One four-week study, on a total of 105 children, ages six to 12 years old with ADHD and chronic insomnia, reported that melatonin use did have a moderate effect on the amount of sleep, as well as on the sleep patterns of their test subjects. It, however, did not show that it had any significant effect on behaviour or quality of life. There were no reported adverse side effects on the children from taking the higher dose given in the study, which was between 3 and 6 milligrams.

What is also important to note is that the results varied from child to child and depended on things such as body weight and age of the child, as well as the severity of the sleep issues. Dr Cummings, mentioned above, also notes that if you get to the point where you want to take your child off melatonin, that there is a “high relapse rate” and that “once you take your kid off melatonin, they are almost guaranteed to go back to having difficulty sleeping.”

4. You can raise your child’s melatonin levels naturally

As we already know, melatonin is a hormone released by the pineal gland in the brain and it is regulated by daylight and darkness and connected to the natural circadian rhythm of our bodies, which tells us when to wake up and when to sleep. Just like with adults, there are some things we can do to ensure our kids are getting the best chance for natural peak melatonin production, so they don’t need to turn to a supplement.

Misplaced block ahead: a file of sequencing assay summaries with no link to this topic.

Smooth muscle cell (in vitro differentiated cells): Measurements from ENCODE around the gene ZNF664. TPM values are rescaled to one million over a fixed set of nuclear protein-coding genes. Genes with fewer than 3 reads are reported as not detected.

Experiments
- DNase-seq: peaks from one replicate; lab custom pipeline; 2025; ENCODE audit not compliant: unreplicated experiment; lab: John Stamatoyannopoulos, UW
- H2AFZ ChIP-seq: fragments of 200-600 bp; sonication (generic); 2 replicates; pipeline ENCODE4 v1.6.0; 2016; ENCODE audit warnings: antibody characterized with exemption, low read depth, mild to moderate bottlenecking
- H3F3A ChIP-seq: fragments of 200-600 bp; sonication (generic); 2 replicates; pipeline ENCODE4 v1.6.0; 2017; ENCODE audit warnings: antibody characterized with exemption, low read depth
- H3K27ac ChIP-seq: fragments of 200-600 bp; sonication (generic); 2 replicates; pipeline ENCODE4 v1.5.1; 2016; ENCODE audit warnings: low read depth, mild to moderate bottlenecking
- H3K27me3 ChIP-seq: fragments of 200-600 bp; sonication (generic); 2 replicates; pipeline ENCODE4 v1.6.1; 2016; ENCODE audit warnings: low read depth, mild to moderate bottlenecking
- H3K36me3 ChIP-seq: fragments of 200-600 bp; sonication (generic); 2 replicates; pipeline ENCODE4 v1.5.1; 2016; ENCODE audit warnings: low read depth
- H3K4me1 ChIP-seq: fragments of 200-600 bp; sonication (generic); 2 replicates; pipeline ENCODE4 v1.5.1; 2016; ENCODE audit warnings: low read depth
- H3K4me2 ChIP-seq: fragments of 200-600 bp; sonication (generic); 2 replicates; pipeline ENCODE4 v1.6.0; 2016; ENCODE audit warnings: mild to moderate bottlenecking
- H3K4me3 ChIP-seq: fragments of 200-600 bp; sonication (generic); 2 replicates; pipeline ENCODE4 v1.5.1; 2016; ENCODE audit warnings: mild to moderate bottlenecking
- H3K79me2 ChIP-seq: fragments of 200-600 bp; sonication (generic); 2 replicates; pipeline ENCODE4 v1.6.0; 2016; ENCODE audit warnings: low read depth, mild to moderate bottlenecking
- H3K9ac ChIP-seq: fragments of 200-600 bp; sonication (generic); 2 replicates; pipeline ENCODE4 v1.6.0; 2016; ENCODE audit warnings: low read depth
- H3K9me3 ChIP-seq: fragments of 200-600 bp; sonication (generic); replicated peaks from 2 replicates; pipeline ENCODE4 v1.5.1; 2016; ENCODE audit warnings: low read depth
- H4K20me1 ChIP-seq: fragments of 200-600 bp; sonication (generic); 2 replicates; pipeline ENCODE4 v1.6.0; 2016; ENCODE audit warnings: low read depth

Blue light emitted by devices at night can be keeping your child awake and more and more children are using handheld devices in bed before they go to sleep. This tricks the body into thinking it is still daylight and decreases the natural production of melatonin in the brain.

If you want to raise your child’s melatonin naturally, the best thing you can do is limit or eliminate the use of phones or tablets in bed. Better yet, reduce screen time including TV in the hour before bed, so that their body knows it’s time to sleep.

Children who watch TV or play video games before bed were reported to sleep at least 30 minutes less than those who did not and kids who used their phones or computer before bed slept, on average, an hour less.

5. Melatonin shouldn’t be a Band-Aid solution for bad sleep habits

Above all, melatonin should not be used as a Band-Aid to mask bad sleep habits that could otherwise be solved naturally for your child. While there is not a lot of evidence to suggest that there are many side effects for children using melatonin, there is also not a lot known about its long-term effects and so a natural choice should always be made, where possible.

If you know that your child could use a more consistent bedtime and that you can help them make improvements to their night time routine, by limiting screen time, meals or snacks before bed and promoting relaxing activities, like a warm bath or reading, you may find that your child’s sleep improves without the use of a supplement. Most of the times, good sleep hygiene and an emphasis on routine will fix most children’s sleep problems.

Final Thoughts

Informed decisions are the best decisions when it comes to what we do for our children’s health and, until there are more studies on melatonin and its use on children, we should proceed with caution. That isn’t to say that means not using melatonin at all, but instead to keep abreast of new evidence and research and to realize that not all children are the same and that supplements, no matter your age, affect everyone differently.